• increase our store base;
• increase our bargain offers; and
• Leverage and develop Ollie’s Army, our customer loyalty program.
We have a proven portable, flexible and highly profitable store model that has produced consistent financial results and returns. Our new store model targets a store size between 25,000 to 35,000 square feet and an average initial cash investment of approximately
$1.0 million, which includes store fixtures and equipment, store-level and distribution center inventory (net of payables) and pre-opening expenses. We target new store sales of approximately $4 millionin their first full year of operations. While we are focused on driving comparable store sales and managing our expenses, our revenue and profitability growth will primarily come from opening new stores. The core elements of our business model are procuring great deals, offering extreme values to our customers and creating consistent, predictable store growth and margins. In addition, our new stores generally open strong, immediately contributing to the growth in net sales and profitability of our business. We plan to achieve continued net sales growth, including comparable stores sales, by adding stores to our store base and by continuing to provide quality merchandise at a value for our customers as we scale and gain more access to purchase directly from major manufacturers. We also plan to leverage and expand our Ollie's Army database marketing strategies. In addition, we plan to continue to manage our selling, general and administrative expenses ("SG&A") by continuing to make process improvements and by maintaining our standard policy of reviewing our operating costs. Our ability to grow and our results of operations may be impacted by additional factors and uncertainties, such as consumer spending habits, which are subject to macroeconomic conditions and changes in discretionary income. Our customers' discretionary income is primarily impacted by gas prices, wages and consumer trends and preferences, which fluctuate depending on the environment. The potential consolidation of our competitors or other changes in our competitive landscape could also impact our results of operations or our ability to grow, even though we compete with a broad range of retailers. Our key competitive advantage is our direct buying relationships with many major manufacturers, wholesalers, distributors, brokers and retailers for our brand name and closeout products and unbranded goods. We also augment our product mix with private label brands. As we continue to grow, we believe our increased scale will provide us with even greater access to brand name and closeout products as major manufacturers seek a single buyer to acquire an entire deal.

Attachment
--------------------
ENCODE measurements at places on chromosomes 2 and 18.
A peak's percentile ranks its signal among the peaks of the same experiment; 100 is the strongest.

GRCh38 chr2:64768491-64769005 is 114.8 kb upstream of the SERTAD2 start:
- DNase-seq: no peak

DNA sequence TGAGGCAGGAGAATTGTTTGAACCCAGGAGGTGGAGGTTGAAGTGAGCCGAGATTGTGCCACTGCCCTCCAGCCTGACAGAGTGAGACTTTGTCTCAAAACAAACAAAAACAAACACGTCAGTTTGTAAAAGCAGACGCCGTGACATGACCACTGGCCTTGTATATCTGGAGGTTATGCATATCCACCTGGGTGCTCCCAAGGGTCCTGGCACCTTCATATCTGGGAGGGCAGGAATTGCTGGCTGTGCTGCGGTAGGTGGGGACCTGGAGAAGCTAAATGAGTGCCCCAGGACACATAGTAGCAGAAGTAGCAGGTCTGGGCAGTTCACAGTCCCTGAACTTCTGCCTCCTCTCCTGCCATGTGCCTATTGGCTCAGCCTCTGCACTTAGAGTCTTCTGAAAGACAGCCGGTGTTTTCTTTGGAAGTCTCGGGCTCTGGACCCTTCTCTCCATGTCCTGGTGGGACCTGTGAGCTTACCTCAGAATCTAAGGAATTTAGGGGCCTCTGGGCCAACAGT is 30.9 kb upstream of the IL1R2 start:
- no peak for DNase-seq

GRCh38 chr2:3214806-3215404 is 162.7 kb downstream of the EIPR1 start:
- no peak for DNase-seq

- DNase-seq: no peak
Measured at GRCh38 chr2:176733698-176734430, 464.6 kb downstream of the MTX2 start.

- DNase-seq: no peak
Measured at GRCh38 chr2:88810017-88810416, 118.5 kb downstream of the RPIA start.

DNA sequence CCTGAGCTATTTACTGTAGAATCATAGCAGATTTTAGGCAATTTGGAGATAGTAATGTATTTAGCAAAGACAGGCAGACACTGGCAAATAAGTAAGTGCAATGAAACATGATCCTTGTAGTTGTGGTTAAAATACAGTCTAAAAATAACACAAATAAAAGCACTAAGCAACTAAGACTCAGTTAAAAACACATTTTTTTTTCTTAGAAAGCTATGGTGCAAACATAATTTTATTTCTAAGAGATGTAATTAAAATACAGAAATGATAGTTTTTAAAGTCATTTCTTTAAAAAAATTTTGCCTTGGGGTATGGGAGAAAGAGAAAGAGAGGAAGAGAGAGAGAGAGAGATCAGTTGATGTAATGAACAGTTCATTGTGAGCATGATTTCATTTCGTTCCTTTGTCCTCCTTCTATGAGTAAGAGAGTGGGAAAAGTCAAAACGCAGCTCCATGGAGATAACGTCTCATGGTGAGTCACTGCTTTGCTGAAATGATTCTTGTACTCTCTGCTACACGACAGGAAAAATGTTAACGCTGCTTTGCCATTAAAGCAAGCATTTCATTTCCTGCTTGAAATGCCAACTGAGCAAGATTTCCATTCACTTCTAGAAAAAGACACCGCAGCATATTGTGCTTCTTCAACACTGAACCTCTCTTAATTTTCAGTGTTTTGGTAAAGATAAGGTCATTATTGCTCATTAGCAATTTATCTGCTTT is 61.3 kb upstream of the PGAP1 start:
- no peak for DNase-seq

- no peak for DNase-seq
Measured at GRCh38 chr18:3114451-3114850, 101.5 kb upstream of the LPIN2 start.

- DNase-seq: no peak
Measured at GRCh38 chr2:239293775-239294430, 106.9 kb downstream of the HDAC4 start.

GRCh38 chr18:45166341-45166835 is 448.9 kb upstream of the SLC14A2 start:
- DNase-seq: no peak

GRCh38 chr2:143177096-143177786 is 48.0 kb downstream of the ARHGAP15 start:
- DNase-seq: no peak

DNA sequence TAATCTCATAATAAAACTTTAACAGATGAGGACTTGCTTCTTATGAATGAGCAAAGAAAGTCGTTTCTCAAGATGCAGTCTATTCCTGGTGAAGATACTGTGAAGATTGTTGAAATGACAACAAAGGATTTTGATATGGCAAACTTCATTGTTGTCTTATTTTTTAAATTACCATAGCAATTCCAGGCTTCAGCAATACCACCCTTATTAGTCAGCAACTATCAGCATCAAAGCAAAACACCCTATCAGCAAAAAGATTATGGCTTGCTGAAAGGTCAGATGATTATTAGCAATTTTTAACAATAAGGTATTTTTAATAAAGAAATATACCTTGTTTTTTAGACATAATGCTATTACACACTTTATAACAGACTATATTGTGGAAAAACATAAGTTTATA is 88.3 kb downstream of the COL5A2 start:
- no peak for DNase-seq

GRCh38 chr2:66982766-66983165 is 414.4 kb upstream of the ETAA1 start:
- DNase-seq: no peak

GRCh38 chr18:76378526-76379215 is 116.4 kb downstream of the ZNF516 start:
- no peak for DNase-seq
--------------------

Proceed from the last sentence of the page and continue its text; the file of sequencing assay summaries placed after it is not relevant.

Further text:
How we evaluate the performance of our activities and our main articles
We take into account various financial and operational measures to assess the performance of our business. The main metrics we use are number of new stores, net sales, comparable store sales, gross margin and gross margin, selling and administrative expenses, pre-opening costs, profit and loss. operating, EBITDA and Adjusted EBITDA.
Number of new stores
The number of new stores reflects the number of stores opened during a particular reporting period. Before we open new stores, we incur pre-opening expenses described below under "Pre-Opening Expenses" and we make an initial investment in inventory. We also make initial capital investments in fixtures and equipment, which we amortize over time. 16